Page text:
One of six children, Welwel was born to Jewish parents living in the predominantly Jewish town of Kaluszyn, 35 miles east of Warsaw. His parents were religious, and they spoke Yiddish at home. Welwel's father was a bookkeeper for a large landowner. After Welwel's father died, his mother ran a newspaper kiosk in Kaluszyn. Welwel married when he was in his twenties and moved with his wife Henia to Warsaw.
1933-39: When war broke out three months ago, many Jews left Warsaw in a mass exodus towards the east. They were mostly young and middle-aged men who were afraid that the Germans would deport them as forced labor. I was scared, too, but I couldn't leave Henia and our two children, Miriam and Fiszel. Now the Germans have entered the city, and they are seizing Jews off the street for labor gangs. I try to stay inside as much as possible.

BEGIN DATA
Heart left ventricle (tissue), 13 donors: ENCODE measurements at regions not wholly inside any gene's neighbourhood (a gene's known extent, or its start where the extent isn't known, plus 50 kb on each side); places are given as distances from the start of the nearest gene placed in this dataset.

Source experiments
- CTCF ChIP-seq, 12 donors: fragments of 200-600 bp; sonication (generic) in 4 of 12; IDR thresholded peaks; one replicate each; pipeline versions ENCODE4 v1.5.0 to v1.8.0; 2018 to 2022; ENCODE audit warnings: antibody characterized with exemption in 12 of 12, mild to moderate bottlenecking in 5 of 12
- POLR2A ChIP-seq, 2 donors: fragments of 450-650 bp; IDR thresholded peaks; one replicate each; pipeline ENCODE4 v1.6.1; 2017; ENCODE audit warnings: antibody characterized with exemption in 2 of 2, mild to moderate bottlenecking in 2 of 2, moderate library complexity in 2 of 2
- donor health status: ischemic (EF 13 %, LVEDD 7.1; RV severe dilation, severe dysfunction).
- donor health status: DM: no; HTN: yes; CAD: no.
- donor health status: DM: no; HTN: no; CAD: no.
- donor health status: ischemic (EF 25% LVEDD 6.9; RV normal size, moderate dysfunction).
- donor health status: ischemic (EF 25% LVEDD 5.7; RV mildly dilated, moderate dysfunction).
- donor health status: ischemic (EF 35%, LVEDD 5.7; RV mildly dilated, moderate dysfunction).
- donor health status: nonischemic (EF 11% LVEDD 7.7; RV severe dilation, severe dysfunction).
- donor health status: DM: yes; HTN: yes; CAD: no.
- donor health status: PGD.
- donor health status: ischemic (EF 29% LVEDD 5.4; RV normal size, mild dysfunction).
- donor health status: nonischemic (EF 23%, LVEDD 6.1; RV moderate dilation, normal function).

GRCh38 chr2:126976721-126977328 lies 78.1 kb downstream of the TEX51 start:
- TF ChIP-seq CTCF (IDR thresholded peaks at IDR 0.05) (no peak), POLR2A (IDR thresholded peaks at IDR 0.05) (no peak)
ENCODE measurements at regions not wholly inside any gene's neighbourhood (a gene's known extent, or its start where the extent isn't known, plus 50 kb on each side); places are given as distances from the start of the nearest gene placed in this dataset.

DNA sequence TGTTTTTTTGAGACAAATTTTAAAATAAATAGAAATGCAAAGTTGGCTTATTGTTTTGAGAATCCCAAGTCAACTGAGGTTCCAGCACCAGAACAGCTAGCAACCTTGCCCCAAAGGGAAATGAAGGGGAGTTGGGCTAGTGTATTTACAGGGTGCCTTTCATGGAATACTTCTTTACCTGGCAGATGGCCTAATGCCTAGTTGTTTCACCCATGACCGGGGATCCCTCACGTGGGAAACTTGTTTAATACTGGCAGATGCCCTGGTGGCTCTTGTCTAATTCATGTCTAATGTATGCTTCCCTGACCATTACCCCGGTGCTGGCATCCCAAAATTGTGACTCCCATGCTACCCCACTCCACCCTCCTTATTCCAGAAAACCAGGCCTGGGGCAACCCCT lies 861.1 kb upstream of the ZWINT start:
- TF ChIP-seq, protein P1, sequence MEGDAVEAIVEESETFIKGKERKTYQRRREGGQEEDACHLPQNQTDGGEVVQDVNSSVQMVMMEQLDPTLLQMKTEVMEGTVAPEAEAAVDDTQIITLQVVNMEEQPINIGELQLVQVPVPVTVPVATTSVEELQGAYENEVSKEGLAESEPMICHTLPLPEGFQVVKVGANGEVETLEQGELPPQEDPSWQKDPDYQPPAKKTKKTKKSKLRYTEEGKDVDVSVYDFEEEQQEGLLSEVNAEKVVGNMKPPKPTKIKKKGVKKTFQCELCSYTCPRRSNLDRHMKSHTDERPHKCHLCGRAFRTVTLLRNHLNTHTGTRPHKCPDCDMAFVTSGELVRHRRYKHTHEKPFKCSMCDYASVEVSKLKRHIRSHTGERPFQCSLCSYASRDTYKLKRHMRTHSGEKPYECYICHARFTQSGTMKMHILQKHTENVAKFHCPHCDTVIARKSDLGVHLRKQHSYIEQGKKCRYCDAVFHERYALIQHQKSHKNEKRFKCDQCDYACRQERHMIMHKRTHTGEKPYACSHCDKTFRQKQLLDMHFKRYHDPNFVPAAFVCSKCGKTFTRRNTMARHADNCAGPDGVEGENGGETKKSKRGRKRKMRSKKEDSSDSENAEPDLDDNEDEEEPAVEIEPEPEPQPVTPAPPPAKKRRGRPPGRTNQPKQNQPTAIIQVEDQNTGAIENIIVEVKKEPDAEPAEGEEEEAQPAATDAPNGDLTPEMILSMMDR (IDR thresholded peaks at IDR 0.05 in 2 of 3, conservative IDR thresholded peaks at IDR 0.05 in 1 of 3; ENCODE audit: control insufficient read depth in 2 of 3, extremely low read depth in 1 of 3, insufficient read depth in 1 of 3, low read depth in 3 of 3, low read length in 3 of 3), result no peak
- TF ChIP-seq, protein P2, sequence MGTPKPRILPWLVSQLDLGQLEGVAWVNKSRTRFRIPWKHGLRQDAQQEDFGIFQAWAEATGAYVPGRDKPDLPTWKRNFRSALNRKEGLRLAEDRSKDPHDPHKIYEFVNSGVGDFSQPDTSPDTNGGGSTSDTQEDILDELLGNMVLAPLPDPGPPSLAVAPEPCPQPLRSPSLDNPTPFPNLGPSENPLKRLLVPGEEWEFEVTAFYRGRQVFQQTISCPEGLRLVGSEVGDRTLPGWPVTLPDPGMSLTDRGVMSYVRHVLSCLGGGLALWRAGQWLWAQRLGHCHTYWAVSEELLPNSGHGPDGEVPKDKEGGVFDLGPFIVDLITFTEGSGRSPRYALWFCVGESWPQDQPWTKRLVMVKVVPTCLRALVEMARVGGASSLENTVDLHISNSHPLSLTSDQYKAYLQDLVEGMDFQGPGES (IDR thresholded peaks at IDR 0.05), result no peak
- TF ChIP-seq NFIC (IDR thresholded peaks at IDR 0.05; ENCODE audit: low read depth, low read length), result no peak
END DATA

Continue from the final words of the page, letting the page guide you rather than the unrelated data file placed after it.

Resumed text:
1940-43: The Jewish ghetto, situated in the heart of the Jewish quarter, was sealed off a few weeks ago. Our house on Gesia Street is in the ghetto and so is my grocery store, on Nowolipki Street. Only small quantities of food can legally be brought into the ghetto, so my stocks have shrunk. Most of my customers purchase the basic items that we are allowed on our near-starvation ration of bread, potatoes, and ersatz fat. Those of us who have the means complement our diet with black market goods.
Welwel and his family did not survive the war. They are thought to have been deported to the Treblinka killing center in the summer of 1942 or early 1943.